Jim Kelly
Adventure in The Catskills
Jim Kelly, owner of Susan's Pleasant Pheasant Farm talks about kayaking & hiking in the Catskills & spotting deer on mountain trails. [01:52]

The Finger Lakes Trail is the longest walking path in New York, leading walkers along the south side do the lakes for a distance 558 miles. Set up and run by volunteers who manage a wide variety of landscapes owned by an equally owed variety of landowners, this is a mammoth achievement in slow travel access. For all the information you need see www.fltconference.org.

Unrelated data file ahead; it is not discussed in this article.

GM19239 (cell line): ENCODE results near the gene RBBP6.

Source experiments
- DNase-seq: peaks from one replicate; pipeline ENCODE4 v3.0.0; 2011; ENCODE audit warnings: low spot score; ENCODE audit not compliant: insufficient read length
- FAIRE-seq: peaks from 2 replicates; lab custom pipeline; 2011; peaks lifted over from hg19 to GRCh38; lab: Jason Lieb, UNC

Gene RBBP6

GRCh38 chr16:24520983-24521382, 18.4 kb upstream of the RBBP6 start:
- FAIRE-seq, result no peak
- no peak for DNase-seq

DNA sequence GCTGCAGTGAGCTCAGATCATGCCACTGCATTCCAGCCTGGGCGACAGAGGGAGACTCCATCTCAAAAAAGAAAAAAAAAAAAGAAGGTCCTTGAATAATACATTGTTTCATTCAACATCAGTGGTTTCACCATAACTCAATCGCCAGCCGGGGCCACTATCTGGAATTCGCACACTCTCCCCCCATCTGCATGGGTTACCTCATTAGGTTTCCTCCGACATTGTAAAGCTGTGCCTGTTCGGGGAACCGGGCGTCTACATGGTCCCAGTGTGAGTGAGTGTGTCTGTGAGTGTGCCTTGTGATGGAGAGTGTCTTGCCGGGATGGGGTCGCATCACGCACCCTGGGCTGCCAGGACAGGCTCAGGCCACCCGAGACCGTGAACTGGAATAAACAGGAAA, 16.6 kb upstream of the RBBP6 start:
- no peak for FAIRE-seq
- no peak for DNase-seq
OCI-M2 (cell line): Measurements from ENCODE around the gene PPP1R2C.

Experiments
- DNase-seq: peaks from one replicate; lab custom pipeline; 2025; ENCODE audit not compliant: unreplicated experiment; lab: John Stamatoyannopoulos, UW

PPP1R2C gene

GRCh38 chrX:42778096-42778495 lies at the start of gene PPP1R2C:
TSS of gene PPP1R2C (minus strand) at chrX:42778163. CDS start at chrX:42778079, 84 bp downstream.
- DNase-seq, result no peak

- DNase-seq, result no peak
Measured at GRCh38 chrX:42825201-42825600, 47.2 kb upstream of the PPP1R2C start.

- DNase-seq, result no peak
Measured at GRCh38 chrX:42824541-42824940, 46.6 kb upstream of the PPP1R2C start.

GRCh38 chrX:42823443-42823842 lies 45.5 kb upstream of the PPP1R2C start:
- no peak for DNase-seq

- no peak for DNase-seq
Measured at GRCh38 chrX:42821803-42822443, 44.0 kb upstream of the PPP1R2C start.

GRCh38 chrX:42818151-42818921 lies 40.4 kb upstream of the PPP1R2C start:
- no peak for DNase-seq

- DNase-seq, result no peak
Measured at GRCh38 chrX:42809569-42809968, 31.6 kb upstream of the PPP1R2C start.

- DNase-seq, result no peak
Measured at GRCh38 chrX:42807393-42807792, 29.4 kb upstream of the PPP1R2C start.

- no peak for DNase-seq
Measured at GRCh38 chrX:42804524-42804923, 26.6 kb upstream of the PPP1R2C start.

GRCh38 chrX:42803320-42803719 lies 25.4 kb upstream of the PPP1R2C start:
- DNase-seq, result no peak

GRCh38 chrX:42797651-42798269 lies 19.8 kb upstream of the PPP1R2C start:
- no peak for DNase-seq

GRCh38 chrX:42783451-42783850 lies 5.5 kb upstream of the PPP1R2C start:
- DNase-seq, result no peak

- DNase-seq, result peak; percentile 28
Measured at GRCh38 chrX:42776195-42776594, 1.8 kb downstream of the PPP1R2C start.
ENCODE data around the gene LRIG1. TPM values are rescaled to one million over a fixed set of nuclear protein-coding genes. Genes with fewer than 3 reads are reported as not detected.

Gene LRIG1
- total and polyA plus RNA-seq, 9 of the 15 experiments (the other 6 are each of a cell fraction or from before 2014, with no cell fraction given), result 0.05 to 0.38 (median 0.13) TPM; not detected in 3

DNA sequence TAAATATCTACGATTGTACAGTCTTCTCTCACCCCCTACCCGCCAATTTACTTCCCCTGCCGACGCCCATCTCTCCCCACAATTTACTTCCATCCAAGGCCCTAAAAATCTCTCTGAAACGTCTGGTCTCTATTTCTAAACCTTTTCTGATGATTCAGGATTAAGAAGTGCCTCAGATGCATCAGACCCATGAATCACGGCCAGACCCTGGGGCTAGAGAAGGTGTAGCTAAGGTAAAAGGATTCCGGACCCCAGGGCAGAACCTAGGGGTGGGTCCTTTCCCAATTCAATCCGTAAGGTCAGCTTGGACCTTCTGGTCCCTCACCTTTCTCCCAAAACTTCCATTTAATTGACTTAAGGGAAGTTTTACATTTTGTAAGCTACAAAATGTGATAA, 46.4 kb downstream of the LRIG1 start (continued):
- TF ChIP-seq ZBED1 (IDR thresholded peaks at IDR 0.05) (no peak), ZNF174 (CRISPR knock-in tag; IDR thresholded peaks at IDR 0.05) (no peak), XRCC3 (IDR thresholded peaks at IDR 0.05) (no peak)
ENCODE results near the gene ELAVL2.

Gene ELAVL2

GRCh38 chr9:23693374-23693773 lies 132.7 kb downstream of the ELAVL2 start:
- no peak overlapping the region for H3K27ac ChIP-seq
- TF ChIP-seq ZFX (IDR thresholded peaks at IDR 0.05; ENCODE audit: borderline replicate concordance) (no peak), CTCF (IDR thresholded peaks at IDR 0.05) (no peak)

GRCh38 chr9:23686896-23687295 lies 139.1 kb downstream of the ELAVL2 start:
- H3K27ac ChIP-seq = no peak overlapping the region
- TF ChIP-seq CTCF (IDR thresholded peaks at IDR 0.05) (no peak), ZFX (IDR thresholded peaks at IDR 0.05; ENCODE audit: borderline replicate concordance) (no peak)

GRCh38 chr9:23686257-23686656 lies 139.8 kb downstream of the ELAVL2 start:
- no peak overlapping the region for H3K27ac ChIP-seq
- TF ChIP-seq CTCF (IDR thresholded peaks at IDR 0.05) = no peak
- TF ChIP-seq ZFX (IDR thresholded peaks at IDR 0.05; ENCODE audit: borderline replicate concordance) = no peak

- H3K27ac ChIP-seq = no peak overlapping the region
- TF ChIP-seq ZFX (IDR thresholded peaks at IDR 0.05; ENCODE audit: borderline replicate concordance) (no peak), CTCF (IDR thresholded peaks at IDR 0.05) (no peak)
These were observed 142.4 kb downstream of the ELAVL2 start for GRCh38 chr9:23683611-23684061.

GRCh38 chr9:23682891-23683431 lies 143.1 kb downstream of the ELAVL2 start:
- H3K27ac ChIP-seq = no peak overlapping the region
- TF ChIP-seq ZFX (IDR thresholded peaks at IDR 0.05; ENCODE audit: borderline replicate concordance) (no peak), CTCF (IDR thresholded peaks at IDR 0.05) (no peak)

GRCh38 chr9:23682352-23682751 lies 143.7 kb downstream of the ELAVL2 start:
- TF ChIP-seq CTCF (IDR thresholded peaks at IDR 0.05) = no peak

Long Island isn't usually associated with hiking, but it is not to be overlooked, especially if you like to trek with your swimsuit tucked into your backpack, as you are never far from a cool down swim here. Check out the Long Island Greenbelt Trail Conference, a pioneering union of local walkers and conservationists, organising early morning guided walks through hidden creeks and wetlands, explorations of varying ecosystems such as Pine Barrens which are bursting with wild blueberries in early summer or the maritime woodland Seal Haulout Trail near the Island tip at Montauk, where seals gather on rocks in the early spring for all to admire. It is really worth treating yourself to maps of the trails in advance, as this group have produced some of the finest I have seen, created by the late Larry Paul, a self-taught cartographer from the area. You can also link into these trails using the Long Island Railroad, with stations such as Ronkonkoma, Great River and Massapequa Park all handy for hikers who want to stay car free. And if you know what the traffic can be like on Long Island, you will really want to check out this option.